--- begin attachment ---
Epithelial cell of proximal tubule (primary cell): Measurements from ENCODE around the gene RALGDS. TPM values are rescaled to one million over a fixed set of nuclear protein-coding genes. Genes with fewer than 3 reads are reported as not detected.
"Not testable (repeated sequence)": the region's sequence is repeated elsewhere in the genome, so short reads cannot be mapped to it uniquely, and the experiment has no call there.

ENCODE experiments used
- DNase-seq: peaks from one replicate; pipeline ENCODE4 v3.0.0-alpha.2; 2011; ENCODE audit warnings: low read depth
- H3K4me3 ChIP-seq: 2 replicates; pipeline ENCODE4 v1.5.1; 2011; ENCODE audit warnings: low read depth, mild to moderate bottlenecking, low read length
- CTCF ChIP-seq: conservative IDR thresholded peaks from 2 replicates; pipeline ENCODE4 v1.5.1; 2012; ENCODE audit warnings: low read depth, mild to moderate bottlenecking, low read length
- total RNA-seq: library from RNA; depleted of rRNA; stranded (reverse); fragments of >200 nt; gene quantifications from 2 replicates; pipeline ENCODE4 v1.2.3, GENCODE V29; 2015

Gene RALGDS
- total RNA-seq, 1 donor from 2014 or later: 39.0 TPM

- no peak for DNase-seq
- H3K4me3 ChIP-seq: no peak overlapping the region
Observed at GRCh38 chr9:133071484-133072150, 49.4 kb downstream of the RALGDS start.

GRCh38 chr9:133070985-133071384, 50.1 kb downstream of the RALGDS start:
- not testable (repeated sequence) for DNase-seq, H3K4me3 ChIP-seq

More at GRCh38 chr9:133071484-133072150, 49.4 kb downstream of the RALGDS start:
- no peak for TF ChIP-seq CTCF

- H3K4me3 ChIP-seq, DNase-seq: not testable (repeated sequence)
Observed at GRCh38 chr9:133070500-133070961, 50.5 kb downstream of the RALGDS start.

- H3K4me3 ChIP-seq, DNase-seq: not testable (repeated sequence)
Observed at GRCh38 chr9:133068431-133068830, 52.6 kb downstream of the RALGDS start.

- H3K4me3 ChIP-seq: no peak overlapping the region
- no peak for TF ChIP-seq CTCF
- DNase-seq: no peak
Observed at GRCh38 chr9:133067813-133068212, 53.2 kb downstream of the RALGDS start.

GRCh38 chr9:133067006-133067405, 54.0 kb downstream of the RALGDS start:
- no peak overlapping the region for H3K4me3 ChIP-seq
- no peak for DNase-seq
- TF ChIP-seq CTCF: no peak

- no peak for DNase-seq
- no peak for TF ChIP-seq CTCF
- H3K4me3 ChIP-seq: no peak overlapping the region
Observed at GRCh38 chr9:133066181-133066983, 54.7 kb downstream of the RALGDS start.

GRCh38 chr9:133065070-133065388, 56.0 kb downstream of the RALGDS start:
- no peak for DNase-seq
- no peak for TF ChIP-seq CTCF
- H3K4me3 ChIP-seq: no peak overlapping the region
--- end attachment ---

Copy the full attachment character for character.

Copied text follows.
Epithelial cell of proximal tubule (primary cell): Measurements from ENCODE around the gene RALGDS. TPM values are rescaled to one million over a fixed set of nuclear protein-coding genes. Genes with fewer than 3 reads are reported as not detected.
"Not testable (repeated sequence)": the region's sequence is repeated elsewhere in the genome, so short reads cannot be mapped to it uniquely, and the experiment has no call there.

ENCODE experiments used
- DNase-seq: peaks from one replicate; pipeline ENCODE4 v3.0.0-alpha.2; 2011; ENCODE audit warnings: low read depth
- H3K4me3 ChIP-seq: 2 replicates; pipeline ENCODE4 v1.5.1; 2011; ENCODE audit warnings: low read depth, mild to moderate bottlenecking, low read length
- CTCF ChIP-seq: conservative IDR thresholded peaks from 2 replicates; pipeline ENCODE4 v1.5.1; 2012; ENCODE audit warnings: low read depth, mild to moderate bottlenecking, low read length
- total RNA-seq: library from RNA; depleted of rRNA; stranded (reverse); fragments of >200 nt; gene quantifications from 2 replicates; pipeline ENCODE4 v1.2.3, GENCODE V29; 2015

Gene RALGDS
- total RNA-seq, 1 donor from 2014 or later: 39.0 TPM

- no peak for DNase-seq
- H3K4me3 ChIP-seq: no peak overlapping the region
Observed at GRCh38 chr9:133071484-133072150, 49.4 kb downstream of the RALGDS start.

GRCh38 chr9:133070985-133071384, 50.1 kb downstream of the RALGDS start:
- not testable (repeated sequence) for DNase-seq, H3K4me3 ChIP-seq

More at GRCh38 chr9:133071484-133072150, 49.4 kb downstream of the RALGDS start:
- no peak for TF ChIP-seq CTCF

- H3K4me3 ChIP-seq, DNase-seq: not testable (repeated sequence)
Observed at GRCh38 chr9:133070500-133070961, 50.5 kb downstream of the RALGDS start.

- H3K4me3 ChIP-seq, DNase-seq: not testable (repeated sequence)
Observed at GRCh38 chr9:133068431-133068830, 52.6 kb downstream of the RALGDS start.

- H3K4me3 ChIP-seq: no peak overlapping the region
- no peak for TF ChIP-seq CTCF
- DNase-seq: no peak
Observed at GRCh38 chr9:133067813-133068212, 53.2 kb downstream of the RALGDS start.

GRCh38 chr9:133067006-133067405, 54.0 kb downstream of the RALGDS start:
- no peak overlapping the region for H3K4me3 ChIP-seq
- no peak for DNase-seq
- TF ChIP-seq CTCF: no peak

- no peak for DNase-seq
- no peak for TF ChIP-seq CTCF
- H3K4me3 ChIP-seq: no peak overlapping the region
Observed at GRCh38 chr9:133066181-133066983, 54.7 kb downstream of the RALGDS start.

GRCh38 chr9:133065070-133065388, 56.0 kb downstream of the RALGDS start:
- no peak for DNase-seq
- no peak for TF ChIP-seq CTCF
- H3K4me3 ChIP-seq: no peak overlapping the region